We have just passed the filing deadline for the 2022-23 tax year, and any 2022-23 returns filed after 31 January 2024 will be subject to late filing penalties.
However, this post is focussed on processing your returns for 2023-24 and the message is, lets get your returns processed as soon as possible after 5 April 2024.
What could delay this process?
- Salary earners – employers have a legal obligation to let you have a form P60 (that includes all your salary, tax and NIC details, by the 31 May following the end of the tax year. And shortly after this date, details of any taxable benefits (form P11D).
- Self-employed persons should have their accounts computerised, and with our support, accounts should be available for 2023-24 during the summer period.
- Company owners/directors – again, accounts should be computerised and up-to-date, which means information regarding any dividends, benefits or salaries for 2023-24 should be available during the summer 2024.
- Investment income from bank and building society deposits should be sent to you by post or be available from banking apps.
- Pensions income from non-State sources should by sent to you as a P60 form.
- You should be able to calculate the amount you have received as State Pension by totting up the receipts deposited to your bank statements.
For most self-assessment taxpayers this should cover the majority of the figures that need to be declared on their tax returns. And if this data is processed before the end of July 2024, you will have advanced notice of any taxes payable January and July 2025 in good time to consider how you will fund the payments.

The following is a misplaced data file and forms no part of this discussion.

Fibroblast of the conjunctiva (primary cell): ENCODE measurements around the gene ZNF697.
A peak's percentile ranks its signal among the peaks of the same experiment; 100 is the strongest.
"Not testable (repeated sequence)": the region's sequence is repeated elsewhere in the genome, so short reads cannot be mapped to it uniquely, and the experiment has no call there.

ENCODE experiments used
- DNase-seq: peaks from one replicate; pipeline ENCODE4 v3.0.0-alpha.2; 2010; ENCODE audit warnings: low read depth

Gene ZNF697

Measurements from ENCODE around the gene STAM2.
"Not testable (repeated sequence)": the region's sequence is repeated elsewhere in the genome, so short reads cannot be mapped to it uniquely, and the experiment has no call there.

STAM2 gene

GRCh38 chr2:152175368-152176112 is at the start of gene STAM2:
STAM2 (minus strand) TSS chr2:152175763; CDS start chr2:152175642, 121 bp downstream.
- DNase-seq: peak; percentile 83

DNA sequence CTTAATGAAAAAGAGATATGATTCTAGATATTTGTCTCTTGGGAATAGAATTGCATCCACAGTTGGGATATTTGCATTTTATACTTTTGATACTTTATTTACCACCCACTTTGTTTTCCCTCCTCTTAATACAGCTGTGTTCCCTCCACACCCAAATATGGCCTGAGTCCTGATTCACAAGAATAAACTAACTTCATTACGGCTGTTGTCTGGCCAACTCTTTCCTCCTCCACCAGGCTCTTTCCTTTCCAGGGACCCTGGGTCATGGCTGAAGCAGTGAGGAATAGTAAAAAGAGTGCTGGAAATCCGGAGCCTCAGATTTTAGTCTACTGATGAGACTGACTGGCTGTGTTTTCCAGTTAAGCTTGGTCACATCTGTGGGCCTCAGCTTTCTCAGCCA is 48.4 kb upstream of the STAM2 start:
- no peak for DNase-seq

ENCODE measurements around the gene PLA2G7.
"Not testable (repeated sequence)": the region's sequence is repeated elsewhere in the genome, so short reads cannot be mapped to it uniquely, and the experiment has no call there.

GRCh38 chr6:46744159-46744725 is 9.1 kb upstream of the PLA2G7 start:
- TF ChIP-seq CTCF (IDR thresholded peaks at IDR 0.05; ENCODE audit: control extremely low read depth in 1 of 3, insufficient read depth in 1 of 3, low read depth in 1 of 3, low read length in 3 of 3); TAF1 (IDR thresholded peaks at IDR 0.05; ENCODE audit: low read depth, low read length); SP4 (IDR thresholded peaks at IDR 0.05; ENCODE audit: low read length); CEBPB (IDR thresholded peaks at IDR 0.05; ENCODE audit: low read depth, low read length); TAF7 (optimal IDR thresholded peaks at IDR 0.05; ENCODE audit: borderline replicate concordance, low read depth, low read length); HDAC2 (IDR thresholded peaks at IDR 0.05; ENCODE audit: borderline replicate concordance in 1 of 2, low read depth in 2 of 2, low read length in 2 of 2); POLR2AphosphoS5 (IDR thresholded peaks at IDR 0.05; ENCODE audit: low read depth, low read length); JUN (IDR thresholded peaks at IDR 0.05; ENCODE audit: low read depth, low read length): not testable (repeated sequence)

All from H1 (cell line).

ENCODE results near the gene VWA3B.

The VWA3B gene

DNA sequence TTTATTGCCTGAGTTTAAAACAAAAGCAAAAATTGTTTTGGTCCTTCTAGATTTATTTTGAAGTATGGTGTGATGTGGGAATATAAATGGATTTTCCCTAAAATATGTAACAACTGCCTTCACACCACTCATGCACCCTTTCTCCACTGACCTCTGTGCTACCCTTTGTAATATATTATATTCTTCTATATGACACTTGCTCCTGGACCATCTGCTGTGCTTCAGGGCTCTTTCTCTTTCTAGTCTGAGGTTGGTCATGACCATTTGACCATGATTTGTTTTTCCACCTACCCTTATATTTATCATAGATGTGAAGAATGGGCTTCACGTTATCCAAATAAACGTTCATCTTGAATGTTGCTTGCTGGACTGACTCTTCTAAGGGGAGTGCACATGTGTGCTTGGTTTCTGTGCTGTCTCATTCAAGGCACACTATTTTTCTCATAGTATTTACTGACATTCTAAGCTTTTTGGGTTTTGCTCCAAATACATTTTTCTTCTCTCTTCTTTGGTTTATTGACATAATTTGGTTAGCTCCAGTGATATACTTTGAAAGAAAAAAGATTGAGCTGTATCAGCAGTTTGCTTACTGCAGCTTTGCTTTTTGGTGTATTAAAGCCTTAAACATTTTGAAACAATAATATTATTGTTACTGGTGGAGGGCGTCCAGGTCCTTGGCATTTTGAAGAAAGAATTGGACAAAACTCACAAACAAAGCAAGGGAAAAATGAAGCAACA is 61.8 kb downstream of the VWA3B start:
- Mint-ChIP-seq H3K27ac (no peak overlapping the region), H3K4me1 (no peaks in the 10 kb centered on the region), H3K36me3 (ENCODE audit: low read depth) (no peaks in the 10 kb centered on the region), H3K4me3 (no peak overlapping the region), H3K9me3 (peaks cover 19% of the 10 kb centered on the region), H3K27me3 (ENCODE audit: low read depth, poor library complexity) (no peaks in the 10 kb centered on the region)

Sooner rather than later
Access to information is best organised so that conclusions can be drawn well in advance of any filing or decision making deadlines. In which case, aim to have a comprehensive draft of your 2023-24 self-assessment tax return before August 2024. In this way there may still be time to consider any residual planning options and you will have six months to consider how you will fund any 31 January 2025 tax payments.
In a previous blog post we outlined the importance of reviewing your income before the end of the current tax year. The message was a simple one, any meaningful planning has to be implemented – for 2023-24 – before 6 April 2024, the end of the tax year.
A similar deadline applies to business planning, but the deadline is not focussed on the 6 April – unless your accounts year end is the end of March or the 5 April – but on the last day of your accounting year end.
Action, you take (or do not take) before the end of your accounting year end can have dramatic effects on your published accounts and any resulting tax liability.
For example, imagine you are a building tradesperson and need to buy a replacement van. Do you buy before the end of your accounts year, which is the 31 March 2024, or afterwards? Some of the issues you should be considering are:
- If you are self-employed, will you be able to offset the full cost of the van, say £20,000, if you buy before the 31 March 2024 or would you be advised to defer the expenditure to April 2024 as you estimate that the 2024-25 trading year will be more profitable?
Incorporated businesses, where the owners are paid directors and receive the bulk of their earnings as salaries and dividends, face more planning choices. For example: